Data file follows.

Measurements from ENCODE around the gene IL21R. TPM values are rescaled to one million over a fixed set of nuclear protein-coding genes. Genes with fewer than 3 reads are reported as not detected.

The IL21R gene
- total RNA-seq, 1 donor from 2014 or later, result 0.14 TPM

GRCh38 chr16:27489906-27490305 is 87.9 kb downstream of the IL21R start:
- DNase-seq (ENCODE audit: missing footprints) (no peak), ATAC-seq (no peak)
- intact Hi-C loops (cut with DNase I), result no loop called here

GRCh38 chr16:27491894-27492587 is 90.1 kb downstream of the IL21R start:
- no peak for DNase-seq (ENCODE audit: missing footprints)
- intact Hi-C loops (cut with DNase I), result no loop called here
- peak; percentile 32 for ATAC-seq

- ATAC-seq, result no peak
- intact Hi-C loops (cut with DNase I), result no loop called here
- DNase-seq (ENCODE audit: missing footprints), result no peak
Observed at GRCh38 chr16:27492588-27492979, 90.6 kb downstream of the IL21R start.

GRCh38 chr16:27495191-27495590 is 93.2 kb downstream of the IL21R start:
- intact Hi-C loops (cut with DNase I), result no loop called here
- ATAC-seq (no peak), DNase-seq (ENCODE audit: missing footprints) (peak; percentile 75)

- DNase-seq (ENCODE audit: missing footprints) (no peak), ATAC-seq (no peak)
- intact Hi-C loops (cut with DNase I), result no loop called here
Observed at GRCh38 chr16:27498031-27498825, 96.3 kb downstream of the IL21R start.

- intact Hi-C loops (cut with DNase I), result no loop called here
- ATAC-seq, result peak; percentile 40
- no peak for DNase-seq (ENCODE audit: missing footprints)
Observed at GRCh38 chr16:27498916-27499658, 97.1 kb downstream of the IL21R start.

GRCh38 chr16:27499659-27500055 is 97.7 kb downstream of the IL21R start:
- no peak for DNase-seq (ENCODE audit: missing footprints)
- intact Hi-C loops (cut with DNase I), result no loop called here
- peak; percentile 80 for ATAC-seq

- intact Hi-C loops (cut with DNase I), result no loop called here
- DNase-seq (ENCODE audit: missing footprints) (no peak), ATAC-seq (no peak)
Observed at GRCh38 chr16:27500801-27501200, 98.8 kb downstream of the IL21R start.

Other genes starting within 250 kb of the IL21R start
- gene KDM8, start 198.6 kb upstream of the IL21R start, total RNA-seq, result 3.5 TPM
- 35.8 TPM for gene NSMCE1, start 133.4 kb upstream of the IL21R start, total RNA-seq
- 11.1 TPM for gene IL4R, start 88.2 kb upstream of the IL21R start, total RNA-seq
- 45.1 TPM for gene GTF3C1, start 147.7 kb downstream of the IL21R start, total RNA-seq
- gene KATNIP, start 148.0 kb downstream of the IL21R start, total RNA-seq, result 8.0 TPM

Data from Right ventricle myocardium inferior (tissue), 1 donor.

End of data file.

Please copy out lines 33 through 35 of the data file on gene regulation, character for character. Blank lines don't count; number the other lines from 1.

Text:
- gene KDM8, start 198.6 kb upstream of the IL21R start, total RNA-seq, result 3.5 TPM
- 35.8 TPM for gene NSMCE1, start 133.4 kb upstream of the IL21R start, total RNA-seq
- 11.1 TPM for gene IL4R, start 88.2 kb upstream of the IL21R start, total RNA-seq